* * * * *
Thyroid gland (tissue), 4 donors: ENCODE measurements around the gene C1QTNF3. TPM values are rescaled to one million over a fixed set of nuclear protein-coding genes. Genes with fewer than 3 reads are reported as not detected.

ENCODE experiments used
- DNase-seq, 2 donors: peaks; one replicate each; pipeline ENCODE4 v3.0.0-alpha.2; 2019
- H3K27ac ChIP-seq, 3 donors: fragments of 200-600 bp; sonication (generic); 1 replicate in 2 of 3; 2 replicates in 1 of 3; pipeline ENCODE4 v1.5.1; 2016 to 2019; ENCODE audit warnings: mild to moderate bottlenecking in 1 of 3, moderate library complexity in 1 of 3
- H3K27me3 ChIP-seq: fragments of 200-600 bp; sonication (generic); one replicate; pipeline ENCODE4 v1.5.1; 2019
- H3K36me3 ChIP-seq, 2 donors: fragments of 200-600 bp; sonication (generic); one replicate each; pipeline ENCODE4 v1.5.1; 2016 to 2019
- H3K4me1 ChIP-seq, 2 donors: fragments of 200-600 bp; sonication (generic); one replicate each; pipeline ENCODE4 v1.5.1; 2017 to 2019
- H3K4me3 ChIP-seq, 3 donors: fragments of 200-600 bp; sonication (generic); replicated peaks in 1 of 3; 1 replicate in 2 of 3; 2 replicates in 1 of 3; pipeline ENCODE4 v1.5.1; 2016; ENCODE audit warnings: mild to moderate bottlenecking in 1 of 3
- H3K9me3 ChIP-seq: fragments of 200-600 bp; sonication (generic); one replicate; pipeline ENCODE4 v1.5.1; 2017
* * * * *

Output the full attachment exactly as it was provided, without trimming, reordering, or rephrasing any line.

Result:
Thyroid gland (tissue), 4 donors: ENCODE measurements around the gene C1QTNF3. TPM values are rescaled to one million over a fixed set of nuclear protein-coding genes. Genes with fewer than 3 reads are reported as not detected.

ENCODE experiments used
- DNase-seq, 2 donors: peaks; one replicate each; pipeline ENCODE4 v3.0.0-alpha.2; 2019
- H3K27ac ChIP-seq, 3 donors: fragments of 200-600 bp; sonication (generic); 1 replicate in 2 of 3; 2 replicates in 1 of 3; pipeline ENCODE4 v1.5.1; 2016 to 2019; ENCODE audit warnings: mild to moderate bottlenecking in 1 of 3, moderate library complexity in 1 of 3
- H3K27me3 ChIP-seq: fragments of 200-600 bp; sonication (generic); one replicate; pipeline ENCODE4 v1.5.1; 2019
- H3K36me3 ChIP-seq, 2 donors: fragments of 200-600 bp; sonication (generic); one replicate each; pipeline ENCODE4 v1.5.1; 2016 to 2019
- H3K4me1 ChIP-seq, 2 donors: fragments of 200-600 bp; sonication (generic); one replicate each; pipeline ENCODE4 v1.5.1; 2017 to 2019
- H3K4me3 ChIP-seq, 3 donors: fragments of 200-600 bp; sonication (generic); replicated peaks in 1 of 3; 1 replicate in 2 of 3; 2 replicates in 1 of 3; pipeline ENCODE4 v1.5.1; 2016; ENCODE audit warnings: mild to moderate bottlenecking in 1 of 3
- H3K9me3 ChIP-seq: fragments of 200-600 bp; sonication (generic); one replicate; pipeline ENCODE4 v1.5.1; 2017